Conyers, the coordinator, has managed to expand services by aggressively seeking donations. She recently secured a $10,000 check from a local church, using the money to stock a bank account for special emergencies. She tapped that money for a new mattress for a child who was staying with another family and sleeping on the floor. She used those funds to pay for a storage unit for a family in transitional housing, so they would not lose their belongings.
She procures clearance items from local retailers — blankets, backpacks, toiletry items and food — storing her cache in a temporary classroom at an elementary school, alongside music stands arrayed for orchestra practice.
For decades, Selena Blanco and her family were doing far better than hanging on. They were representative of the burgeoning opportunities and rising living standards that characterized this swiftly growing metropolitan area.
When Blanco was five, her parents moved the family out of Denver to Edgewater, an established suburb just over the city line, in search of better schools. The unassuming A-frame house had an ample yard. Blanco walked to school, went to neighborhood Halloween parties, and studied at a local library. Her family took vacations to Disneyland.
When Blanco got married and started her own family, she felt confident that the future would follow this familiar trajectory. But two years ago she was laid off from her job as an administrator at a health care provider.
She and her husband could no longer afford the rent on their two-bedroom townhouse, so her father offered them, rent-free, the house in which she had grown up. He and Blanco’s mother had split years earlier, he was living elsewhere, and the house was vacant.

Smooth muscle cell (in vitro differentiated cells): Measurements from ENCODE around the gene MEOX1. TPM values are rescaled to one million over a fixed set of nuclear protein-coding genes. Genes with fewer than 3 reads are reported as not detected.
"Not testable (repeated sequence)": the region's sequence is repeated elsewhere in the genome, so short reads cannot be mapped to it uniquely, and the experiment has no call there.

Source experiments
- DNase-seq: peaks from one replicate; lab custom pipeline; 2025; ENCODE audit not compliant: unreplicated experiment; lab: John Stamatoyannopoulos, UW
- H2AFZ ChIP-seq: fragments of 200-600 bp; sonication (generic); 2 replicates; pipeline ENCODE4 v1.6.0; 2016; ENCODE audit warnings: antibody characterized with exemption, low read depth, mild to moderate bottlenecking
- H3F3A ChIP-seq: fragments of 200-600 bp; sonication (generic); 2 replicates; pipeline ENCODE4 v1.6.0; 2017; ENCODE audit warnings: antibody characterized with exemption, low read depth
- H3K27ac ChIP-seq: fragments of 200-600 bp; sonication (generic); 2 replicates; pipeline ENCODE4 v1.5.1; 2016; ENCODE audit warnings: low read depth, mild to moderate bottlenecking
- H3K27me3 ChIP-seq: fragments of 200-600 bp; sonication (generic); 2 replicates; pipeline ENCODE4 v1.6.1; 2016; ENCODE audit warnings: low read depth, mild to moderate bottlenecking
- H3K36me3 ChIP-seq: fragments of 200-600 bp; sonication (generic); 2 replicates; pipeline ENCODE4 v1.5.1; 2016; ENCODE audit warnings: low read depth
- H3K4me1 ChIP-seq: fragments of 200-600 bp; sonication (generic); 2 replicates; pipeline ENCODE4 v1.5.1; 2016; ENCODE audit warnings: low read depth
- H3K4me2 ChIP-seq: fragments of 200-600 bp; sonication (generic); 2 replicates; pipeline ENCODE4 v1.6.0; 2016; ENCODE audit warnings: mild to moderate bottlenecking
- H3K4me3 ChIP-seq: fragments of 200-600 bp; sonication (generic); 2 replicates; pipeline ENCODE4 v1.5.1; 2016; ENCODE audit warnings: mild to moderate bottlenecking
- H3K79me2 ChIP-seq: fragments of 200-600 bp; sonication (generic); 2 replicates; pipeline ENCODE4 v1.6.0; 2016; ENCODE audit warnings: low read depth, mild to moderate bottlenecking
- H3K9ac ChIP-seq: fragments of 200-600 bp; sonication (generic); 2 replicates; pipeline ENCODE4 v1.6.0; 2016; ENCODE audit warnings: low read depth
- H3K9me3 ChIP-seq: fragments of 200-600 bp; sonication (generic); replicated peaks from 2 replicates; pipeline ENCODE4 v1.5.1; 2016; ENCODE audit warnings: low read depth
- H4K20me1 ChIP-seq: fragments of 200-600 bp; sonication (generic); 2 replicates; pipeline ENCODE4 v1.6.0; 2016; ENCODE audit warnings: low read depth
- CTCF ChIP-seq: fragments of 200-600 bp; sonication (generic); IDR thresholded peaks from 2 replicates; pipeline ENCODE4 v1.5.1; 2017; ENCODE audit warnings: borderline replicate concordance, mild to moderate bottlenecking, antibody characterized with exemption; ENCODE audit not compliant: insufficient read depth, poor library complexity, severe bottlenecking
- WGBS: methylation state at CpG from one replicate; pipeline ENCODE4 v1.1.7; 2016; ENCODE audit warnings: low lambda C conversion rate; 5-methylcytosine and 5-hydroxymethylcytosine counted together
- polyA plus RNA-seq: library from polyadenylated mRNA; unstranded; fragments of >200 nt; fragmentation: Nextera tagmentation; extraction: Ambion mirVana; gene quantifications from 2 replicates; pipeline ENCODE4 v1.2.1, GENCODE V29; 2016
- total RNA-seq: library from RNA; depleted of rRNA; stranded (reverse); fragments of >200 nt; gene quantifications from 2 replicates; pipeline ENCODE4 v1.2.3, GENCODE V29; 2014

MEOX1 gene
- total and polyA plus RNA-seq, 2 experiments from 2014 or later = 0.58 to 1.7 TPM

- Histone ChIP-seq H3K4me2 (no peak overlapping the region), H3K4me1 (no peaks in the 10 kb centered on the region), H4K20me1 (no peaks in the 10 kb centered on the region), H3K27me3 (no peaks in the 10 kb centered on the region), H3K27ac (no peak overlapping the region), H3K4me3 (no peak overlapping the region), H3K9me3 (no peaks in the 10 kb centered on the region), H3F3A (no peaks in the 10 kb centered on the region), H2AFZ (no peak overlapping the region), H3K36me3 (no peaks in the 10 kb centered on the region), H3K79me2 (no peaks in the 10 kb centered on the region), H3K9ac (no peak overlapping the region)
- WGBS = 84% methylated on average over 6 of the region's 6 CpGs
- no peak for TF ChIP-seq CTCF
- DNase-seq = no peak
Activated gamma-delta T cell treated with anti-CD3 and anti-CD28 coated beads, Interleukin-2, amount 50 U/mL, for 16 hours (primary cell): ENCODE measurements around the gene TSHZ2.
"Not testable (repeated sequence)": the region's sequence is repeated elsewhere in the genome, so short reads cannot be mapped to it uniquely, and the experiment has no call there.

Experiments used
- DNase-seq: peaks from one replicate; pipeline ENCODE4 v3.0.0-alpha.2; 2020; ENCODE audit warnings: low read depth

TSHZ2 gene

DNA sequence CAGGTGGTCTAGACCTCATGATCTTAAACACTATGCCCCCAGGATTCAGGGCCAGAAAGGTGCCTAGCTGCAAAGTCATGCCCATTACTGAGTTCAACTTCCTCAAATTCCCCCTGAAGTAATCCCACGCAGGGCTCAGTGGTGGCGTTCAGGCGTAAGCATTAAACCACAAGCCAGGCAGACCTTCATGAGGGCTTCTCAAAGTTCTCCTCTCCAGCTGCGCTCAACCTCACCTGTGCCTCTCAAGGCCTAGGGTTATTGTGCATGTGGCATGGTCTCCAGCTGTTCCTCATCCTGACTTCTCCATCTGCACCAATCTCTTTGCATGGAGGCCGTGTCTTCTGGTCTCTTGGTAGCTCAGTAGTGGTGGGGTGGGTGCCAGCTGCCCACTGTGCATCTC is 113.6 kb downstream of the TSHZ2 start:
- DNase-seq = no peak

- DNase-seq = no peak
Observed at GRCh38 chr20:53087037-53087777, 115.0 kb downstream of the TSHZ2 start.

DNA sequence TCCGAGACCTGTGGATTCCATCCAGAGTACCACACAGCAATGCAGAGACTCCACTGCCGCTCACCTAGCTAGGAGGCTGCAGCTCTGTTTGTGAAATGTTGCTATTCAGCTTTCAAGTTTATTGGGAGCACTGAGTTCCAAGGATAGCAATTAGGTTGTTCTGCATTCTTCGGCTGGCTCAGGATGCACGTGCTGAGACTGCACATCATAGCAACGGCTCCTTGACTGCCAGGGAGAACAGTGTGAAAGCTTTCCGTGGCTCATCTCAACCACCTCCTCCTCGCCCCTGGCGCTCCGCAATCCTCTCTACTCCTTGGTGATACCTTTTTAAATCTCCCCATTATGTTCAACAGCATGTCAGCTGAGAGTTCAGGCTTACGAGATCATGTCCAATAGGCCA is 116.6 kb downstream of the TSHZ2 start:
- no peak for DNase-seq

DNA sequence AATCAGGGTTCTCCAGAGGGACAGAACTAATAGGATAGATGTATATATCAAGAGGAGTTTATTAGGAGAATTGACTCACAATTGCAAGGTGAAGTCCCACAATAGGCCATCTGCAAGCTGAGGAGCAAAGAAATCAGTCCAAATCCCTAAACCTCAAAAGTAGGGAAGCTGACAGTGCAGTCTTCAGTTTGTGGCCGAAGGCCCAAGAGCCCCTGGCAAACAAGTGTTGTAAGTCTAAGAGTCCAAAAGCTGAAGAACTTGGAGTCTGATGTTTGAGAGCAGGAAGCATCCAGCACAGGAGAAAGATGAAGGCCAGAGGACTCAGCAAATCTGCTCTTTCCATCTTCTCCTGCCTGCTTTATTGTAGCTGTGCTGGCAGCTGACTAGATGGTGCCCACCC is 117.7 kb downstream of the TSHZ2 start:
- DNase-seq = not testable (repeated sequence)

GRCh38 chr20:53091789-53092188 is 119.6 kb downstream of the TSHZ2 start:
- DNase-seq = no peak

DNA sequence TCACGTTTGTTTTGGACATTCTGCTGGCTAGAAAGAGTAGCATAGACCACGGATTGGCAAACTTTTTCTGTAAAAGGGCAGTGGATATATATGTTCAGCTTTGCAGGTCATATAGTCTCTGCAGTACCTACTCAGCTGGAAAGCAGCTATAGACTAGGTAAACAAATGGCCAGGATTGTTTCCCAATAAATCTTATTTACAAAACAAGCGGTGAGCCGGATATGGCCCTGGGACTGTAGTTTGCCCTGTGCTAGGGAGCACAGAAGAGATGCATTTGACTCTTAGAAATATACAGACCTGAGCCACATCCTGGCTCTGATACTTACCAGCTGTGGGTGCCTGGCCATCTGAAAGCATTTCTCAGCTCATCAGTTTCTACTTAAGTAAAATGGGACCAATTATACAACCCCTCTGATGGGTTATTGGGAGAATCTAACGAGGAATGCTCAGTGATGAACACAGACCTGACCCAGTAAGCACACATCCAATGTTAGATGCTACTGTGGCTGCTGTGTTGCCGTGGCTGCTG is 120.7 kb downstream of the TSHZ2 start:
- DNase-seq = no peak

In January, her husband lost his job in customer service at Dish Network when the satellite television provider shuttered a local call center and shifted operations to Mexico. She drove to the county seat in Golden to apply for public assistance. She felt a deep sense of shame, combined with a deeper feeling of resignation: She had a family to feed.
Her case officer explained that she did not qualify for help. Her husband’s income was imputed to her, and that income bumped them over the limit for cash assistance and food stamps. The bureaucracy seemed to be working against families.
Her husband has searched aggressively for work, looking for jobs that seem incommensurate with his experience, which includes a college degree. “He has applied to Walmart and Target, the simplest places to get a job,” she says. “And they don’t even call him back.”
But when Blanco contemplates her life, her family’s future feels deeply unsettled. They are behind on their cable bills and on their Internet service. They have grown used to picking up the phone to hear menacing words from bill collectors.